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Reagan features in Lewis Treston’s play “Reagan Kelly” being presented at Metro Arts by Rocket Boy Ensemble. While she may be the inspiration for the show’s title, however, this is about more than just Reagan’s story. The dysfunctional family orbiting around her self-obsessed world has its own issues. Her parents Kirsty (Elise Grieg) and Ewan (Chris Kellet) are walking a fine-line between relationship crisis and breakthrough, while her secretly-engaged twin brother Oliver (Jeremiah Wray) is experiencing his own identity struggle. The result is a slice-of-life story without entire resolution, in that real-life type of way. Indeed, there is a realism especially to when the family gathers together at home, down to the ongoing interruptions of the won’t-stop-barking dog. Realistic dialogue and witty banter make it easy to get caught up in their stories and when all erupts at family dinner at a local restaurant before interval, we are hooked.

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The show features a talented ensemble of performers. Carr is excellent as the titular Reagan, rampaging into our experience with a memorable opening monologue chronicle of night out in the valley ‘getting fucked up’. She plays being pissed perfectly, in increasing slur of words and also reactions to sudden discover of what has been there all along. It’s a recognisable scene, beyond its 2015 setting, in its description of the atmosphere, interactions and assaults on the senses, reminding those of us of a certain vintage as to why we are thankful to have had our time around before there was capacity to have it shared on social media. And trying as it is to hear those in their twenties lamenting the youth of others and complaining about being old, this fits with Reagan’s character who, by her own admission, is bored and selfish (and not particularly likeable).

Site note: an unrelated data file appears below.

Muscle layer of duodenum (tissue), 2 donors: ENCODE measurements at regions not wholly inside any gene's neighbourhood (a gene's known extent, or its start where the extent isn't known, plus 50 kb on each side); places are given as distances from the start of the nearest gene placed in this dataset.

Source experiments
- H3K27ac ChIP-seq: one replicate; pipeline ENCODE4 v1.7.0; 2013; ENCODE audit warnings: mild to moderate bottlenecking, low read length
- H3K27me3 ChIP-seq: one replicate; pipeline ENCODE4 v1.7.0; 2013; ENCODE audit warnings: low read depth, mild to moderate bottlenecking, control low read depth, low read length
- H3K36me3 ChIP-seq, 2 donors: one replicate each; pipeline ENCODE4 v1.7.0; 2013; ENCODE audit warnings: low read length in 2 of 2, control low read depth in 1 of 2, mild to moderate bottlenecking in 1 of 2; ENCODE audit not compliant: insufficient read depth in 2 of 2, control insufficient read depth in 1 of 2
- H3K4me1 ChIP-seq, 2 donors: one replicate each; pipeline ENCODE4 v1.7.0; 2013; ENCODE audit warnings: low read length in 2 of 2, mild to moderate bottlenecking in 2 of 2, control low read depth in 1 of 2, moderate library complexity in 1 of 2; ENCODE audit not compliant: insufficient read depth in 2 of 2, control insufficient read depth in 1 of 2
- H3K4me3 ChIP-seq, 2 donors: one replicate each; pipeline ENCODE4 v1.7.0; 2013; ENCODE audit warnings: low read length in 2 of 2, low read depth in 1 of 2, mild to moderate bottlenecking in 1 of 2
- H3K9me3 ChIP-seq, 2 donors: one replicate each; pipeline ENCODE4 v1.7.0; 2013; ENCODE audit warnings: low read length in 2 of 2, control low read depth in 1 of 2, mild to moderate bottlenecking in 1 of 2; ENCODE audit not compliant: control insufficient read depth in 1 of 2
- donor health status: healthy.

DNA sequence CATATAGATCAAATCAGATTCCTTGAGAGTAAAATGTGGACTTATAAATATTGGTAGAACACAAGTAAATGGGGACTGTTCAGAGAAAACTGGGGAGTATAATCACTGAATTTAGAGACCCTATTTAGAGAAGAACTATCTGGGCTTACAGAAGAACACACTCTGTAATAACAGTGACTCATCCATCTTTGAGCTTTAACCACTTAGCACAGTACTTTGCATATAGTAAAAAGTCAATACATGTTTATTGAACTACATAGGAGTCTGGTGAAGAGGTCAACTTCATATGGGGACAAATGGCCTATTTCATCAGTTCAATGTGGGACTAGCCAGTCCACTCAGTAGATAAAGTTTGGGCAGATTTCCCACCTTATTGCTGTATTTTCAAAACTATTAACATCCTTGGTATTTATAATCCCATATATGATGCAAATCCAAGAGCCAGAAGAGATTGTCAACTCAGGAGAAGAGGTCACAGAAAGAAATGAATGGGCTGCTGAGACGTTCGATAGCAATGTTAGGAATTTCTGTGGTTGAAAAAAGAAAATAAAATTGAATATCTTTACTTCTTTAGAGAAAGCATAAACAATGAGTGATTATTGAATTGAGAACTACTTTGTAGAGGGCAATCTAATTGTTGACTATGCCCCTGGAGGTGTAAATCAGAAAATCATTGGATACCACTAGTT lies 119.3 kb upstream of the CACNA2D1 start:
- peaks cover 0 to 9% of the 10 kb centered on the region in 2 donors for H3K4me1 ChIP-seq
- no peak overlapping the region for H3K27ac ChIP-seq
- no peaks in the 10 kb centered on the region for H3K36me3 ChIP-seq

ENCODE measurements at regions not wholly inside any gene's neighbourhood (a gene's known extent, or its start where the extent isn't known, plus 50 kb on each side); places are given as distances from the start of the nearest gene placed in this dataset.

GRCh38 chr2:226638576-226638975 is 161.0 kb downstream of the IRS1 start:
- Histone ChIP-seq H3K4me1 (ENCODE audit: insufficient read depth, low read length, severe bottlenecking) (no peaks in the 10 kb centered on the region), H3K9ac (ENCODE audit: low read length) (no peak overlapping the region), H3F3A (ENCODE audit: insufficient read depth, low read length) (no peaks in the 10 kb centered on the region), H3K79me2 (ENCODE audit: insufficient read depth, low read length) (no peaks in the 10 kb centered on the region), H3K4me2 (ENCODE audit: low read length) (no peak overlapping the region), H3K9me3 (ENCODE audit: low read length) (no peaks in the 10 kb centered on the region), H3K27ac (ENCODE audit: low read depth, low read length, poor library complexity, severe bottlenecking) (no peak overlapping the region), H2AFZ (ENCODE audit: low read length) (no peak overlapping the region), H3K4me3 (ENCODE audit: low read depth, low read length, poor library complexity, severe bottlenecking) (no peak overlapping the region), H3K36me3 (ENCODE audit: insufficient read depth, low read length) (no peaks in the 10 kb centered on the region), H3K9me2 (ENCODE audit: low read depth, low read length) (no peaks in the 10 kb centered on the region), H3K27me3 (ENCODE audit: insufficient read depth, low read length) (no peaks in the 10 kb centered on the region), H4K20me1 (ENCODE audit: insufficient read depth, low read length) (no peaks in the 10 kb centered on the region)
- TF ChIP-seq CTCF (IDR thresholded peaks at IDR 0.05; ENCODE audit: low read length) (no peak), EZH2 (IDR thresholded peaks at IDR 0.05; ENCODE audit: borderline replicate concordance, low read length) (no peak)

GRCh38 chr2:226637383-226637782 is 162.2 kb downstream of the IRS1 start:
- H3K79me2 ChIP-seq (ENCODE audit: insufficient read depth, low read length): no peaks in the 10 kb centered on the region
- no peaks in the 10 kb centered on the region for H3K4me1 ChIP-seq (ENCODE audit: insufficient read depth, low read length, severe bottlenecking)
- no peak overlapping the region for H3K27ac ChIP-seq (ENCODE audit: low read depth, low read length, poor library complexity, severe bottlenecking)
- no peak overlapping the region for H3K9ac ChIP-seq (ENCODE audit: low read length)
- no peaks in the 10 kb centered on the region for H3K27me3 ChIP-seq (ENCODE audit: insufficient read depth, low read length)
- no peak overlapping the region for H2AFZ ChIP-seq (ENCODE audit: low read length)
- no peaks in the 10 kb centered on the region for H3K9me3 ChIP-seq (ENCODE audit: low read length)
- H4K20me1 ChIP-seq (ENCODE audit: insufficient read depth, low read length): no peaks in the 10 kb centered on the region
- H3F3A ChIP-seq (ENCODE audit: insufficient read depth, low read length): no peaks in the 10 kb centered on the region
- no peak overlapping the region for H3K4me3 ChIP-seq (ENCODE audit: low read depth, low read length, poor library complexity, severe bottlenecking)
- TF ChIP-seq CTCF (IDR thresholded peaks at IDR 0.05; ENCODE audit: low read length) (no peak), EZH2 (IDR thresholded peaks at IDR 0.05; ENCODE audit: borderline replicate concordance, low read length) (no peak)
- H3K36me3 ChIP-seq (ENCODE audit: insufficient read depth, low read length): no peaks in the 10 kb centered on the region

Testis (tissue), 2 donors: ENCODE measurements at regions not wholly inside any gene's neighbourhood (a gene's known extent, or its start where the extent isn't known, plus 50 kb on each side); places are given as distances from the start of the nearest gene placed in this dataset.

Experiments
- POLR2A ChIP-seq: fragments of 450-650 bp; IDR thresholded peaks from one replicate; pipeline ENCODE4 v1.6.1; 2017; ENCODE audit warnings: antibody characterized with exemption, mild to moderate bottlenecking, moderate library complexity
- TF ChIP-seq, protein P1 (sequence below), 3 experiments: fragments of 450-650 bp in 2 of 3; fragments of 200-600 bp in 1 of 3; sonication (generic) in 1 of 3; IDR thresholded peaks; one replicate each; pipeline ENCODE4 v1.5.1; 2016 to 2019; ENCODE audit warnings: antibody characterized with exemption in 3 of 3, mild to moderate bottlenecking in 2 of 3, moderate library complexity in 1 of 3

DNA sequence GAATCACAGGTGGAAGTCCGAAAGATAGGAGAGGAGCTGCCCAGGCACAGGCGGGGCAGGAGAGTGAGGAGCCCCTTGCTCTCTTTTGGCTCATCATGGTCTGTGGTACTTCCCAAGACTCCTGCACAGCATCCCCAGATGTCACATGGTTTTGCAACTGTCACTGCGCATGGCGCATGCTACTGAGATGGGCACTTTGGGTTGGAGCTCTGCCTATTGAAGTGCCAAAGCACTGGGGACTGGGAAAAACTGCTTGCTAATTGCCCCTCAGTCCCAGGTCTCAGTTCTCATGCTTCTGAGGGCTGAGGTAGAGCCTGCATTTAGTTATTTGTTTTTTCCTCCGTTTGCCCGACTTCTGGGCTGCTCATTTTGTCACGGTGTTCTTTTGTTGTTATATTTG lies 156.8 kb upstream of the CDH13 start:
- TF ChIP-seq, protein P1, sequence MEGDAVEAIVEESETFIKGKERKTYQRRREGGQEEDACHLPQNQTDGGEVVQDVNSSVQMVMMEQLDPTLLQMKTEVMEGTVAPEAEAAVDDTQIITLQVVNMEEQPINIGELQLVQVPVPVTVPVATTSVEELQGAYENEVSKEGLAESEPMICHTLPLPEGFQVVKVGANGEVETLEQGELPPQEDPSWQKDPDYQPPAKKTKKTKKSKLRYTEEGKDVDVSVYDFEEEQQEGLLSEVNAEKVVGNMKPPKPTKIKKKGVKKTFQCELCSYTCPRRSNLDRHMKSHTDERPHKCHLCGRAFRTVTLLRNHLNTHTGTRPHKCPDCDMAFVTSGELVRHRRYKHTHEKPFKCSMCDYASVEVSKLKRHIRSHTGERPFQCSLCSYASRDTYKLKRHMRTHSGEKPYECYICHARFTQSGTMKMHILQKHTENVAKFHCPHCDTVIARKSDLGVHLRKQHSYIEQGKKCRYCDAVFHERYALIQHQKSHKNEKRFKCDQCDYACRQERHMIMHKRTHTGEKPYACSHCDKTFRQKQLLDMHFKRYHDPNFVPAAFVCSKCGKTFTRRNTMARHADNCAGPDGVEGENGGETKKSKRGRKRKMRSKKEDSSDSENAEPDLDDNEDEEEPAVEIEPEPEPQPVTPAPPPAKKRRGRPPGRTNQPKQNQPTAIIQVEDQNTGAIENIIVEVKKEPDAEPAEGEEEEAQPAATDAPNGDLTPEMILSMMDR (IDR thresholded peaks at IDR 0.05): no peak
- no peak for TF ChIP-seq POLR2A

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Still, the optimistic, even-younger Guy (Fraser Crane) plays smitten in his every interaction with Reagan, happy with their relationship arrangement, but longing too for her to be serious and stop deluding herself. And Lisa Huynh is a steadying force as Oliver’s intuitive fiancé Bianca. In contrasting tone, Jackson McGovern is very funny as Reagan’s sassy gay best friend Hugh, even if his flamboyant performance is very one (loud) note in nature. And parents Kellett and Grieg play off each other wonderfully.

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#whoisreagankelly, the company’s social media posts have hashtagged. After seeing the show, I still don’t really know much besides the fact that being with Reagan is a crazy ride. Even so, I’d love to see her and her family again, hopefully next time in a longer show run. As new shows go, it is a standout in many ways. Projections are used with discretion, however, play an integral role in bringing the opening nightclub scene to choreographed life, and under Tim Hill’s direction, clever choices in blocking add interest. All aspects combine to make for a thoroughly entertaining show that is well-paced and very funny, but still has some quality core messages about who we are how we treat others. There is also perhaps no better place for a play inspired by Brisbane, than Metro Arts and given its near-full Wednesday night audience it seems that others agree.